Thursday, June 13, 2013

Modern Paganism: Still life or interpretive dance?

There is a pretty big precedent in the Pagan community to put a heavy emphasis on the historical authenticity and accuracy of practices.  It often seems like the theory is that if we can keep the line unbroken, if we can practice in the same way as our ancestors, that our practice will somehow be more successful. 

But we aren't our ancestors.  We live in different times, and we have vastly different everyday realities.  Things that were commonplace in years past are not always relevant.  Trying to recreate an ancient practice can lead to frustration and the feeling that you will never get it right, and that until you do get it right, you can't have a working practice.

Let me say this now though:  I don't have any problem with anyone who finds value in recreating ancient practices.  I think that examining the way things were done in the past can bring great value, and if it calls to you to bring those methods into your personal practice, then more power to you.  However, it doesn't work for me, and I don't agree with the idea that just because something is older that it is more valid. 

For me, my personal practice needs to be a living, breathing thing.  It changes, not only as I learn more and expand my horizons, but also it changes as I do, so that it can meet needs that I have developed as I have grown into myself.  It doesn't always step me away from my daily life, but sometimes steps me more deeply into it.

I love the duality of my faith and practices.  It can simultaneously support bring more mystery and wonder into my life, helping me to see the fantastical aspects of the things around me and to take time for that child part of myself, for sacred play and for ecstatic creation.  But it can also help me ground my daily life in spirituality, to focus on the here and now, and protect myself from the stresses and strains of modern life.

I think there is a big gap in a lot of modern Pagan practice.  While there is a lot of information out there on basic areas that are definitely still a part of our lives (love, family, health, personal growth), there is a whole lot that is rarely discussed.  Things like keeping our cars running, protecting our computers from viruses and keeping our identities safe.  We have tools as part of our daily lives that our ancestors didn' that can be incorporated into our spiritual like in the same manner that they incorporated their tools.  If we can use a blade, cup and incense in our practice, why not a blender, coffee pot and air freshener?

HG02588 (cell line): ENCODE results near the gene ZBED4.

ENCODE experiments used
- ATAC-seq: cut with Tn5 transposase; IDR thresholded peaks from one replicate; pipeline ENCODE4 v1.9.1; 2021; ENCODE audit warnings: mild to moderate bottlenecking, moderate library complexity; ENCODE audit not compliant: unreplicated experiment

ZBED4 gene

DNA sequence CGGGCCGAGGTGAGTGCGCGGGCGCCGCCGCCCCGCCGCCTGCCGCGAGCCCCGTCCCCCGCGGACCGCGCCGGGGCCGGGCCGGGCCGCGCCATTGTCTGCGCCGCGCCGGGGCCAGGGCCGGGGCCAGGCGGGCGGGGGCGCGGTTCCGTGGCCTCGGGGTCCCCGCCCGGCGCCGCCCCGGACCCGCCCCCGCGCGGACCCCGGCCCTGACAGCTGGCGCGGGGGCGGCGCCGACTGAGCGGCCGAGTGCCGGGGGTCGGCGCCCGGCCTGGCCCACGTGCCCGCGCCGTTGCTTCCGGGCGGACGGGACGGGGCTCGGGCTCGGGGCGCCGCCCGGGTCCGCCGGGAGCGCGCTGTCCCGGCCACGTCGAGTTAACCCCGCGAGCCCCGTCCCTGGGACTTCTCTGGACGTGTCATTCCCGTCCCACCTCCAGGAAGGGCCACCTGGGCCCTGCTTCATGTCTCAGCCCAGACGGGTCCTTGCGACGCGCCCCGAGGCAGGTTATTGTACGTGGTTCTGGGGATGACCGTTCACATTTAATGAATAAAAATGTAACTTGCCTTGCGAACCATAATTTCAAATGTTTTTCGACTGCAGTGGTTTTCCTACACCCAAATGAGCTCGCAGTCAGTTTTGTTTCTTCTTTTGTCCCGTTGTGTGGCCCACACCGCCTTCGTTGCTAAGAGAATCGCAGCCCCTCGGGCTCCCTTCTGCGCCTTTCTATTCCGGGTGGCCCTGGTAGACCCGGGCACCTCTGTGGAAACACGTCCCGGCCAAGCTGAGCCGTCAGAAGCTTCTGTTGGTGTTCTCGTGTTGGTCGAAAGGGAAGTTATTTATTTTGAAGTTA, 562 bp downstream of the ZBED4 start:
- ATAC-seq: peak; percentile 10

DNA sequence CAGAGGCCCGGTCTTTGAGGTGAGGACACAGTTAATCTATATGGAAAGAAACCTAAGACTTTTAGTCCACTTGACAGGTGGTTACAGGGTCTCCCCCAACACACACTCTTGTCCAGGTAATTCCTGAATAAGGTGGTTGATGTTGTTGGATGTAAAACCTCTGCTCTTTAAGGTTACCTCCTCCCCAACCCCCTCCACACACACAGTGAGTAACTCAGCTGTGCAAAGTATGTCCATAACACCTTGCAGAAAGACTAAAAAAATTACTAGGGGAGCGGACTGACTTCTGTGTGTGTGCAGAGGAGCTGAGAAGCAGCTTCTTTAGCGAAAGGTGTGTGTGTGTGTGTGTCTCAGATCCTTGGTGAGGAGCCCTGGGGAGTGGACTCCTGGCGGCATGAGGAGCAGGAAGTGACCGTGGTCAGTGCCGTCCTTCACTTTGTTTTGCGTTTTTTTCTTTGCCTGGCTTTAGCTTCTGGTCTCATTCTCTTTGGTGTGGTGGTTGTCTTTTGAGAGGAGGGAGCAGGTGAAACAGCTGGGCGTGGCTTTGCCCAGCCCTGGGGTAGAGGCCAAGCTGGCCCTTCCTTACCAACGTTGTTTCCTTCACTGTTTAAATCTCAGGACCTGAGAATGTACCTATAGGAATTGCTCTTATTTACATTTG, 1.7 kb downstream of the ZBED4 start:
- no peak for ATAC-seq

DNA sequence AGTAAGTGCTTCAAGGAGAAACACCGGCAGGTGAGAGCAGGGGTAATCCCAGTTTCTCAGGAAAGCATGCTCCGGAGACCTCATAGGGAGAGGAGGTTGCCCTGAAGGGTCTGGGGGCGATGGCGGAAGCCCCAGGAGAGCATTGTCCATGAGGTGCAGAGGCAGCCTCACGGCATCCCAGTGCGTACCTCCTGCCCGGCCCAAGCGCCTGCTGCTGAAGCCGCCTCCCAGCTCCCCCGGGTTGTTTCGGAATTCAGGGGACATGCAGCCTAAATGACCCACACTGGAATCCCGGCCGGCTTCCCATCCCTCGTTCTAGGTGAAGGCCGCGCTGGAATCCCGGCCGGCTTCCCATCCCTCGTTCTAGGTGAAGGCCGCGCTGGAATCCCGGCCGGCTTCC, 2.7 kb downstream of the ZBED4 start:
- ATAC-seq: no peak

I believe we are at a turning point.  Paganism has been gaining ground and acceptance.  There are still holdouts for sure, people who can't see beyond the blinders of the past and don't understand that our beliefs are just as valid (and life-affirming) as theirs, but we are seeing Paganism depicted in social culture in a positive light more and more often.  I feel we have uncovered so much of the past that it is starting to blend together.  We don't need more 101 books that explain how things are traditionally done...those books are out there for those who are starting out and want the basics.

The question is:  where do we go from here?  Do we continue to look to the past and try to paint all those tiny details in?  Or do we take everything we know about Paganism, everything we know about ourselves, everything we know about our world in this moment....toss it into the air and see what patterns form all around us?  I believe the way forward is through exploring where our religion takes us today going forward into tomorrow.  I am excited to see how it will evolve and what it might become.  My faith isn't static, my religion isn't static and I think that is what makes it wonderful.

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